French President Mitterand and Mr. Ieoh Ming Pei at the opening of the Glass Pyramid[1].

There are ca. 2000 employees involving ca. 40 different professions, including administrative staff, academic staff, museum education officers, security staff and others.

Ecole du Louvre is the higher teaching institution of the Ministry of Culture and Communication. It was founded in 1882 and today is situated in the Louvre’s Flore wing. It has ca. 2000 students and delivers seminars on art history, archeology, history of civilization and museology. It gives a variety of day and evening courses, conferences, and lectures for the general public.

The Stories: Art Theft Of The Century?
In August 23rd 1911 (a Monday when the Louvre was closed) Vincenzo Peruggia locked himself in the Louvre. He removed the Mona Lisa from its frame (which he disposed) and then carried the painting through the Grande Galerie and the Salle des Sept-Metres and down a small staircase that led to the courtyard containing the sphinx to the quayside on the Seine. Peruggia was a mirror maker, who worked in the museum and therefore knew his way around the Grande Galerie with its numerous mirrors. There was no trace of the painting for some time as Peruggia kept it in his lodgings at 5, rue de I’Hopital St.-Louis, in the false bottom of a suitcase.

Fictional illustration of Vincenzo Peruggia’s theft of the Mona Lisa from the Louvre[1].

In a naive response to an advertisement by Geri (a Florentine art dealer) Perguggia wrote offering the Mona Lisa, which was handed over to him in Florence on December 11th 1913. In the following weeks it was exhibited in Florence and then in Rome and Milan, before being return to Paris on January 1st 1914, where it was first exhibited at the Ecole des Beaux-Arts to raise funds for charitable works in Italy. It was finally returned to the Louvre on the 5th of January 1914. In the following year legal proceedings began against the thief, who claimed that as an Italian patriot, he wanted Mona Lisa to be returned to its birthplace.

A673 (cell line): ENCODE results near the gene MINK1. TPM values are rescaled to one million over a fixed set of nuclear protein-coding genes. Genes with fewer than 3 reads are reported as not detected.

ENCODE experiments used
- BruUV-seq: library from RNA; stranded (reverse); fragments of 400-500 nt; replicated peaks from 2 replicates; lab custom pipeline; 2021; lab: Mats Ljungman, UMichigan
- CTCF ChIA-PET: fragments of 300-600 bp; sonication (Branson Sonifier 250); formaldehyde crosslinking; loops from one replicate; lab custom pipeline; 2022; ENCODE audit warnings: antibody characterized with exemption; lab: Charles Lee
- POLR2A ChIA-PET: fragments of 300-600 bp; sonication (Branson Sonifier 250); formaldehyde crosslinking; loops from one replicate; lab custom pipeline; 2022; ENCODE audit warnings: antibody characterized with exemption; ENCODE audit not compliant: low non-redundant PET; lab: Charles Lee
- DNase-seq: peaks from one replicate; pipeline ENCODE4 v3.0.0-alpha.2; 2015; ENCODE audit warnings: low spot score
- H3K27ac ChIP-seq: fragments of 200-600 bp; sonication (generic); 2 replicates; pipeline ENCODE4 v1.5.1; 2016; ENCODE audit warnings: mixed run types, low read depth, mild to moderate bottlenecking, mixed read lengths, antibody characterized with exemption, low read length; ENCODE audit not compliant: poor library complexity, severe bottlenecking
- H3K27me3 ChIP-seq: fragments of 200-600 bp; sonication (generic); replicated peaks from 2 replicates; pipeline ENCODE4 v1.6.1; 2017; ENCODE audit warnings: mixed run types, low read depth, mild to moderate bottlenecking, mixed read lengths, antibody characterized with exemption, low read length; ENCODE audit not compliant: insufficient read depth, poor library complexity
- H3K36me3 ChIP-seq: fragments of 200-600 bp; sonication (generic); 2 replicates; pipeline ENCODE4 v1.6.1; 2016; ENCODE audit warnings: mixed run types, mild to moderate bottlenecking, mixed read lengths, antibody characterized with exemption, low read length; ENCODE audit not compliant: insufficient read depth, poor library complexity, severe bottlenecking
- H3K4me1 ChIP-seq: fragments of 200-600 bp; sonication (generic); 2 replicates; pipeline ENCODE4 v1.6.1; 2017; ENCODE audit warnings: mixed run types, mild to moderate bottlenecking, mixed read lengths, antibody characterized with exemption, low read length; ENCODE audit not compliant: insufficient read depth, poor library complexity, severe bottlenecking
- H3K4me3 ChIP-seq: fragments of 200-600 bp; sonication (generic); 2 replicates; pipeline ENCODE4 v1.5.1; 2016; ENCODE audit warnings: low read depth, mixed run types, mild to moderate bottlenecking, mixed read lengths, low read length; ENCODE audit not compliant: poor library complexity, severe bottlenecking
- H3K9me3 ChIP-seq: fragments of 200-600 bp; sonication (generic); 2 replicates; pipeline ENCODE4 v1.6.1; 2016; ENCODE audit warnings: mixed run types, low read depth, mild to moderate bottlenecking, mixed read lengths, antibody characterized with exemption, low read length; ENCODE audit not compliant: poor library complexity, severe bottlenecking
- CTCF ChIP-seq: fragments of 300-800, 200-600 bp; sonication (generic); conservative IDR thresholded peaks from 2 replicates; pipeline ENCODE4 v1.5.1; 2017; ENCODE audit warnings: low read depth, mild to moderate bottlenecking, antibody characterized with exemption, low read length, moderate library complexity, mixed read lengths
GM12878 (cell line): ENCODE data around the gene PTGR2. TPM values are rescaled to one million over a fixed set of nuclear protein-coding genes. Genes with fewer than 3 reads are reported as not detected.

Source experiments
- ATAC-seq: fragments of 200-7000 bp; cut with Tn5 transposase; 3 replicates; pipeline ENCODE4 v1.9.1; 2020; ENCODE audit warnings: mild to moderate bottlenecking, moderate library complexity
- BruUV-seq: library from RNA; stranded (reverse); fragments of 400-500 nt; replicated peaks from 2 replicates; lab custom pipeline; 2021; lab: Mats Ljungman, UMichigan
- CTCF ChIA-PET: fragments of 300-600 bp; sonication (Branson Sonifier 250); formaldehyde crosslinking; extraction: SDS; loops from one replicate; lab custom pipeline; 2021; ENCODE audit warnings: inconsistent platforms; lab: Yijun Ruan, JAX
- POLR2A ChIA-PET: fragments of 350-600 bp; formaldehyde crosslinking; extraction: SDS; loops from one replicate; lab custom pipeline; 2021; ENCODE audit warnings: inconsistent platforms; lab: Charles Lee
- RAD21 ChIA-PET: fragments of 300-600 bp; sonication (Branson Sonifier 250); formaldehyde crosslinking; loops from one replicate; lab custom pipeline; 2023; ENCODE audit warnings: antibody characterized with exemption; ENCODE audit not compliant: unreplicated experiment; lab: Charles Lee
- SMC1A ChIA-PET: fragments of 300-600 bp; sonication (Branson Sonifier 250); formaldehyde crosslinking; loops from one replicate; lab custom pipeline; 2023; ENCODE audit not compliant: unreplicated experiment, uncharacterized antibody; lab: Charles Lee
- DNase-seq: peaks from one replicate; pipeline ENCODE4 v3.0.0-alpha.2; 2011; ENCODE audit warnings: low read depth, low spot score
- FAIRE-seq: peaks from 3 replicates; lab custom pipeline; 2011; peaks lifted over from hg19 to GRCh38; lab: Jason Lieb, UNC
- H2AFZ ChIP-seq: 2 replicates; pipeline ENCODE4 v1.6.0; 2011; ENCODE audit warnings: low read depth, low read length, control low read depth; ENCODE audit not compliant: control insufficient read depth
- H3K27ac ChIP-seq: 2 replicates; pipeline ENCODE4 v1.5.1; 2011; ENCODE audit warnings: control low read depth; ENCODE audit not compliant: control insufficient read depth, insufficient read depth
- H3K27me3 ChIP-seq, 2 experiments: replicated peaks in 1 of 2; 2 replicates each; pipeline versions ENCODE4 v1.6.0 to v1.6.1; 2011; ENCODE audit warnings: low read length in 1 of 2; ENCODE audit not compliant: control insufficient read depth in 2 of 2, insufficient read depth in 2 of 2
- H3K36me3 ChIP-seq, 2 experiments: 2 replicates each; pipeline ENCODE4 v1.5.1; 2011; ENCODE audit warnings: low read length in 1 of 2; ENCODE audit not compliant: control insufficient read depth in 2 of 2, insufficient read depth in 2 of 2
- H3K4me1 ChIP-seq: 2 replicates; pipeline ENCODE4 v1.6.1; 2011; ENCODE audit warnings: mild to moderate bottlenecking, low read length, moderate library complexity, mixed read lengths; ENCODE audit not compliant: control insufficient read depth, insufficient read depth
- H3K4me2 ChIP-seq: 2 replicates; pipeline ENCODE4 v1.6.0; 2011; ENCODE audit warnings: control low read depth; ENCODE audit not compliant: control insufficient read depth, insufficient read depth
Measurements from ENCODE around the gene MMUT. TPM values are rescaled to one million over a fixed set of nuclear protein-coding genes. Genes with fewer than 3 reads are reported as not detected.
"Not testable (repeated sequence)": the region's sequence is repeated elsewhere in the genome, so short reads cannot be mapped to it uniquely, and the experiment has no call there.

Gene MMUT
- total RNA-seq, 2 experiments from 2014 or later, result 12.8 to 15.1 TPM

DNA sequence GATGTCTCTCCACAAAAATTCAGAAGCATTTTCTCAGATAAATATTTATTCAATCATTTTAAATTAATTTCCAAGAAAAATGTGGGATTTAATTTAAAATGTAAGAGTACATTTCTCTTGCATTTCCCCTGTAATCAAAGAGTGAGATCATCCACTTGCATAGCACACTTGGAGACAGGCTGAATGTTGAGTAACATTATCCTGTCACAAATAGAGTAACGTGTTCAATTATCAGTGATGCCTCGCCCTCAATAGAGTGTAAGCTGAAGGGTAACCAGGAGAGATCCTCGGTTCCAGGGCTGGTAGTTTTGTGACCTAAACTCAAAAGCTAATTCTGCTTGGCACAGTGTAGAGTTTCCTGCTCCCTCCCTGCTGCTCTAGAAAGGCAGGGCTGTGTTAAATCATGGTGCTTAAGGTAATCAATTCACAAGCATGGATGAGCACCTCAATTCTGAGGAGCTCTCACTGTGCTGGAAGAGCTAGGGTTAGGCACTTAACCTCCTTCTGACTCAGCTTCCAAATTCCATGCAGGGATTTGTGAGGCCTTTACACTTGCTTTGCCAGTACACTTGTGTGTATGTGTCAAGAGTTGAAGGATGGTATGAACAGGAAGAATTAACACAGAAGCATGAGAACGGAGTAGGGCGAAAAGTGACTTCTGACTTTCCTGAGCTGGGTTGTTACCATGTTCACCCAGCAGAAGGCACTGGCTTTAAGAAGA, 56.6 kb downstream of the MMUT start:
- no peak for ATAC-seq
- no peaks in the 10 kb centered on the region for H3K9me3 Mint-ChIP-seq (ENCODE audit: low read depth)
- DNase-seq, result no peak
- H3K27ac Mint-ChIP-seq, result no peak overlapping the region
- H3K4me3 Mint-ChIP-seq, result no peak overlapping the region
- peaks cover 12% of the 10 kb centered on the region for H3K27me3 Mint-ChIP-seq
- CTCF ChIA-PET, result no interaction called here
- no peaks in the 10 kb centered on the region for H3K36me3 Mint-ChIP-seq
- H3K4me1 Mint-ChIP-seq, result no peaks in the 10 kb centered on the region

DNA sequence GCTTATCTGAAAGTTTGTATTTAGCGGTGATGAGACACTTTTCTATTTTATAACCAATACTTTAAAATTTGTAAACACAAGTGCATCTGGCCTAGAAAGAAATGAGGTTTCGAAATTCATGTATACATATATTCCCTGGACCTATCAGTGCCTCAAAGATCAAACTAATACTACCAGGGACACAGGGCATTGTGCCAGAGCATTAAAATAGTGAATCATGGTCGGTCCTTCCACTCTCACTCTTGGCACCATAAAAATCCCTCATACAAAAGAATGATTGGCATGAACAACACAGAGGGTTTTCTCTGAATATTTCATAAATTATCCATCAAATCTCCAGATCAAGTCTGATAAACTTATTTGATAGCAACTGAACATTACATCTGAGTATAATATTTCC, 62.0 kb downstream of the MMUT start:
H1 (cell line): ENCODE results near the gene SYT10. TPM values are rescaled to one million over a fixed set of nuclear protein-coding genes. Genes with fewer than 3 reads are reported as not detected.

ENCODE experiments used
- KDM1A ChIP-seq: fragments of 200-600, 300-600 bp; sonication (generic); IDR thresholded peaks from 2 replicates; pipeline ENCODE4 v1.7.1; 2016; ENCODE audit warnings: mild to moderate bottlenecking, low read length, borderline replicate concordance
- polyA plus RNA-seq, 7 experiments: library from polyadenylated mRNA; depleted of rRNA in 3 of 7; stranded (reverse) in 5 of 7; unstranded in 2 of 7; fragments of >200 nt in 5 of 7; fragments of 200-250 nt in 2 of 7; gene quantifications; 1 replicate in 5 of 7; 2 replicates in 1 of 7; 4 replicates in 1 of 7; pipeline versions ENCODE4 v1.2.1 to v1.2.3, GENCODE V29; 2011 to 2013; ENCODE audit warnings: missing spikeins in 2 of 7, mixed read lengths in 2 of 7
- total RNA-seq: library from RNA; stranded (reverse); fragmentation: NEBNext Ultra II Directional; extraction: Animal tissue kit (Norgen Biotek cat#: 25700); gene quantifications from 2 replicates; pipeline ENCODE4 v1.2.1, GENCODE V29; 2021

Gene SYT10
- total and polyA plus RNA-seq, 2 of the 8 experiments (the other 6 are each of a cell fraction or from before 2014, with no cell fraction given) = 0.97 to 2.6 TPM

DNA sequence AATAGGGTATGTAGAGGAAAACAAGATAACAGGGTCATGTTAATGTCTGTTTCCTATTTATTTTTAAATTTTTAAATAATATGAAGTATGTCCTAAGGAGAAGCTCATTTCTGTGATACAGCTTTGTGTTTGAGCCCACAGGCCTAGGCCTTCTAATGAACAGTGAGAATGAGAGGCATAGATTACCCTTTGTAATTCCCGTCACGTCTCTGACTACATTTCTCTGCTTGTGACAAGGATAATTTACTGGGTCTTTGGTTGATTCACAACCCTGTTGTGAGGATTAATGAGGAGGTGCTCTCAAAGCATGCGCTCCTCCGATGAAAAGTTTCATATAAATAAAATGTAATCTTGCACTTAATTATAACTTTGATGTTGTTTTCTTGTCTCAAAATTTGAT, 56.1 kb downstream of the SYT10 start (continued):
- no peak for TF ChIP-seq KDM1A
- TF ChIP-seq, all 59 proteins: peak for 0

During the Second World War the Louvre took the Mona Lisa from its frame, packed and stored it in a secret location.

Mona Lisa without its frame being packed in September of 1939[1].

The Collection
The collection of the Louvre is far too vast to do it any justice in this blog. Hence, one can only give at best a glimpse of some of the works on each floor. The selection of works was quite arbitrary (in fact random) with one proviso - I purposely avoided presenting here the more notable works. Nevertheless, no matter how you slice a profile of its collected works, each slice just whets your appetite for more. That is what a great collection does - it yields a never-ending education in art.

The basement houses the following: Oriental Antiques; Islamic Art; French Sculpture; Egyptian Antiquities; Greek, Etruscan, and Roman Antiquities; History of the Louvre; Medieval Louvre; Italian and Spanish Sculpture; North European Sculpture.

Titles glazed with floral patterns, Iznik, 16th Century, Basement Room A.

The carpet of Mantas, North Western Iran, end of 16th Century, Wool, 783 x 379 cm.

Plate with peacock decoration from Iznik, mid 16th century, fired clay with transparent glaze, diameter 22 cm, Basement Room 12.

The first floor contains: Oriental Antiquities; Egyptian Antiquities; Greek, Etruscan and Roman Antiquities; French Sculpture; Italian and Spanish Sculpture; Northern European Sculpture; African, Asian, Oceanic and Native American Art.

Ginak, Prince of Edin-E. Sumerian, Northern Mesopotamia, 3rd Millenium B.C. Limestone, height 26 cm, First Floor Room 1.

Winged bull with human head, Chorsabad, ca. 706 B.C., Alabaster with plaster, height: 440 cm.

Statue of the Toury, 18th Dynasty (1550-1292 B.C.) Red ebony on a karite base, 33 x 7 x 17 cm.

The second floor exhibits: Decorative Arts; Egyptian Antiquities; Greek, Etruscan and Roman Antiquities; French Painting, Italian Painting; Spanish Painting, Italian Drawings.

Antonella da Messina, Portrait of A Man, “II condottiere,” 1475, oil on wood, 35 x 28 cm.

Titian (Tiziano Vecellio) (1488/1490 – 1576). The Man With The Glove. ca. 1520-1522. Oil on canvas, 100 x 89 cm.

Lambert Sustris (ca. 1520 - after 1591), Venus And Cupid ca. 1554, oil on canvas, 132 x 184 cm.

Finally, the third floor contains: French painting; German, Finnish, and Dutch Painting; French Drawings; German, Flemish, and Dutch Drawings.

Frans Hals (ca. 1581-1666), The Gypsy Girl, 1626, oil on wood, 57.8 x 52.1 cm.
Note: There are very few portraits with the subject smiling.

Jacob Jordaens (1593-1678) The Four Evangelists, ca. 1620, oil on canvas, 134 x 118 cm.

Hendrick Terbrugghen (1588-1629) The Duet, 1628, oil on canvas, 106 x 82 cm.

[1] Art & Architecture, The Louvre, G. Bartz and E. Konig, Konemann, Cambridge (2005).

Saturday, April 14, 2012

The Making of the “Cultural Graffiti” Series